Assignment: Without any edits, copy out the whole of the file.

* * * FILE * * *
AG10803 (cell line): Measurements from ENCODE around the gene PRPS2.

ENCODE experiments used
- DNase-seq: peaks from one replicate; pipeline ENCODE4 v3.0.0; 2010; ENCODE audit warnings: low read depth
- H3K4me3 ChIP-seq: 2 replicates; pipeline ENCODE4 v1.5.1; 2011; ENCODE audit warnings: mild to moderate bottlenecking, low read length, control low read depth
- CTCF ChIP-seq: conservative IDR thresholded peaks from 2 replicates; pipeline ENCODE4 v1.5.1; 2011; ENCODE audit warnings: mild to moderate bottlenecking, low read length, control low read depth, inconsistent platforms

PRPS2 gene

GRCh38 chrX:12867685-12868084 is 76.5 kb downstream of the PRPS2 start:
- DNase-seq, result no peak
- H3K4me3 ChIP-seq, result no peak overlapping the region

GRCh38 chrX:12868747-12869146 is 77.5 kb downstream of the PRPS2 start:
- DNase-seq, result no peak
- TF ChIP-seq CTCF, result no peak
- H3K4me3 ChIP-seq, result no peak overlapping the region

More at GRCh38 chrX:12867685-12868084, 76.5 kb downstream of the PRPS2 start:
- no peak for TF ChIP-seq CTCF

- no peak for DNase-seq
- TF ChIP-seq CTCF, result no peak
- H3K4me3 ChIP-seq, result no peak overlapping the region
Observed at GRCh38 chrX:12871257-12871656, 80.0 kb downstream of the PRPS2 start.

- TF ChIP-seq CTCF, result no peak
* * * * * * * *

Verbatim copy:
AG10803 (cell line): Measurements from ENCODE around the gene PRPS2.

ENCODE experiments used
- DNase-seq: peaks from one replicate; pipeline ENCODE4 v3.0.0; 2010; ENCODE audit warnings: low read depth
- H3K4me3 ChIP-seq: 2 replicates; pipeline ENCODE4 v1.5.1; 2011; ENCODE audit warnings: mild to moderate bottlenecking, low read length, control low read depth
- CTCF ChIP-seq: conservative IDR thresholded peaks from 2 replicates; pipeline ENCODE4 v1.5.1; 2011; ENCODE audit warnings: mild to moderate bottlenecking, low read length, control low read depth, inconsistent platforms

PRPS2 gene

GRCh38 chrX:12867685-12868084 is 76.5 kb downstream of the PRPS2 start:
- DNase-seq, result no peak
- H3K4me3 ChIP-seq, result no peak overlapping the region

GRCh38 chrX:12868747-12869146 is 77.5 kb downstream of the PRPS2 start:
- DNase-seq, result no peak
- TF ChIP-seq CTCF, result no peak
- H3K4me3 ChIP-seq, result no peak overlapping the region

More at GRCh38 chrX:12867685-12868084, 76.5 kb downstream of the PRPS2 start:
- no peak for TF ChIP-seq CTCF

- no peak for DNase-seq
- TF ChIP-seq CTCF, result no peak
- H3K4me3 ChIP-seq, result no peak overlapping the region
Observed at GRCh38 chrX:12871257-12871656, 80.0 kb downstream of the PRPS2 start.

- TF ChIP-seq CTCF, result no peak